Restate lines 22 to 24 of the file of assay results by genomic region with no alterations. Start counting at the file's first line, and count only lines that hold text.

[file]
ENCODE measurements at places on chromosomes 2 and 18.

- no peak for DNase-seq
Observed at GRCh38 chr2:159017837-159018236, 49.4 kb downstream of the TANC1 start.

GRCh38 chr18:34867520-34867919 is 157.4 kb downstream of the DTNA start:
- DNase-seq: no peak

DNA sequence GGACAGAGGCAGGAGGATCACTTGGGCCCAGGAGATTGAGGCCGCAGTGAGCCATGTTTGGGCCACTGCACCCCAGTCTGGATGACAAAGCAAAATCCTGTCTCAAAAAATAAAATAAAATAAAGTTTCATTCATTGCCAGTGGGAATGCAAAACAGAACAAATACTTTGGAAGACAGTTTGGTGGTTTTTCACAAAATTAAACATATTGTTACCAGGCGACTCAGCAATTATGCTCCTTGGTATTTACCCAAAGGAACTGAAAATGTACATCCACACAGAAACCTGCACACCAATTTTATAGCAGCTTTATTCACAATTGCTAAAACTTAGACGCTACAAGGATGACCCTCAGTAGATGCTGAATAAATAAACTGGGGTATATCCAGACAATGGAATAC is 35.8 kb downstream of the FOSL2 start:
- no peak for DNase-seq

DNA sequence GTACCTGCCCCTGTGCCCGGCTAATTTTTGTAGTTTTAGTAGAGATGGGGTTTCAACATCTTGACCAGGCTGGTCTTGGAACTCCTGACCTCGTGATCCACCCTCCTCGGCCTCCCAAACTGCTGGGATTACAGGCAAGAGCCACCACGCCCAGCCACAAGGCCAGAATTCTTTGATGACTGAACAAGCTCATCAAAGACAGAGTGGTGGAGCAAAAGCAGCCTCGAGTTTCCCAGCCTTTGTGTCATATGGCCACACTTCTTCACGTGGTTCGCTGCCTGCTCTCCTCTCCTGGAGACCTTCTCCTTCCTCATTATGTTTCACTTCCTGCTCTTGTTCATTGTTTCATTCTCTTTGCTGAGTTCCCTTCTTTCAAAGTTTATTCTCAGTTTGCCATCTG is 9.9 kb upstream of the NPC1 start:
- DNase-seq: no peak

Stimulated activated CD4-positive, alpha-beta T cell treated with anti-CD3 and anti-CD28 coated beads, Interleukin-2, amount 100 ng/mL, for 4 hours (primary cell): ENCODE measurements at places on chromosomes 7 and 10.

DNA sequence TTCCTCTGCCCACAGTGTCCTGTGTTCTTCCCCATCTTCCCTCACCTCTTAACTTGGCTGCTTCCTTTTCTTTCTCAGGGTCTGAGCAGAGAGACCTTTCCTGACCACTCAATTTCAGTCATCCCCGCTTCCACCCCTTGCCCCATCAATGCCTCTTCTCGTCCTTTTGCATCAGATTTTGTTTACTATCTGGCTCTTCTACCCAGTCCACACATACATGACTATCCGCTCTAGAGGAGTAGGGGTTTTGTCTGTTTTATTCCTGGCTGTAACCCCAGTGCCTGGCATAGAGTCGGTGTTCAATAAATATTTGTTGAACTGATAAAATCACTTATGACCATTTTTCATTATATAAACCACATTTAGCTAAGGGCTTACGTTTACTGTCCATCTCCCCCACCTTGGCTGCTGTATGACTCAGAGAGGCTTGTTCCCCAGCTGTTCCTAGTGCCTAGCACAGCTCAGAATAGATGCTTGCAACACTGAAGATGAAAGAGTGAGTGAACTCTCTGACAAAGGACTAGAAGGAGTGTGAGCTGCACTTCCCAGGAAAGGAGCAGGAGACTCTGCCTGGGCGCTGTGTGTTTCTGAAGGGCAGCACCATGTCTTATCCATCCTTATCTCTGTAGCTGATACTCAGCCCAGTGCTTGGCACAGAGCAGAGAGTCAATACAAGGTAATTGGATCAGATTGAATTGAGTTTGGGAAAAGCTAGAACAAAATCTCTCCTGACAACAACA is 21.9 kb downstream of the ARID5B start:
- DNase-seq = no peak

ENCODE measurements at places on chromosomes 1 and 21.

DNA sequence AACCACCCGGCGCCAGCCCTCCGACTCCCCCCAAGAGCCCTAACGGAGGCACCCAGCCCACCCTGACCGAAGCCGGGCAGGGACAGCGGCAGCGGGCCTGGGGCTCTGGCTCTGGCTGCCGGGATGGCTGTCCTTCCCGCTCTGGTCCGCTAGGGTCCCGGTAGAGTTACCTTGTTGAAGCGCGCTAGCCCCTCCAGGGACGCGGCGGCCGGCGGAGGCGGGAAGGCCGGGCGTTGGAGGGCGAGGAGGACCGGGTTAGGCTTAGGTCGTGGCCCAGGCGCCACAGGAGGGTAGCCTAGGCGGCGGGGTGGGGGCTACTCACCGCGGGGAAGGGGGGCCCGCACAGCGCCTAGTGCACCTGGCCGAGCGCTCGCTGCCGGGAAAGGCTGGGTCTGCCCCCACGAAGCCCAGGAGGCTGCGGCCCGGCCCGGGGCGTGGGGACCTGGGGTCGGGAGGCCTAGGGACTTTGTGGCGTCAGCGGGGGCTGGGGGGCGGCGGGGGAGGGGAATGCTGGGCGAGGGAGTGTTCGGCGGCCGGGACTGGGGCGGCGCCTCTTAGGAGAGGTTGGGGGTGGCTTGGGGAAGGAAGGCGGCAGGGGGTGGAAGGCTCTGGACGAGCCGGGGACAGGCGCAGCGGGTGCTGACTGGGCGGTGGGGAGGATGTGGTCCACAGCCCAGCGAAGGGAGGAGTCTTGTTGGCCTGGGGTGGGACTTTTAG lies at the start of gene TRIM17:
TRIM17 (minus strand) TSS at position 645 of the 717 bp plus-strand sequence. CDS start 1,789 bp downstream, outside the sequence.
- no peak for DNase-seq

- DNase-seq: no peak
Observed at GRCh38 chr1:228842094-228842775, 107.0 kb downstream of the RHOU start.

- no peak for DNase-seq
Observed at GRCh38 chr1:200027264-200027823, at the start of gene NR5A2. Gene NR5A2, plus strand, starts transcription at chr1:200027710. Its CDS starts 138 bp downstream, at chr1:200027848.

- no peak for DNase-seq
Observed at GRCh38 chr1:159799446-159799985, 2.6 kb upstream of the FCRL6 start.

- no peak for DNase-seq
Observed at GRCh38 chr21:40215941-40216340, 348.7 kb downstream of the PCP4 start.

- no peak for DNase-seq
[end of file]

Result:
Observed at GRCh38 chr1:159799446-159799985, 2.6 kb upstream of the FCRL6 start.

- no peak for DNase-seq
Observed at GRCh38 chr21:40215941-40216340, 348.7 kb downstream of the PCP4 start.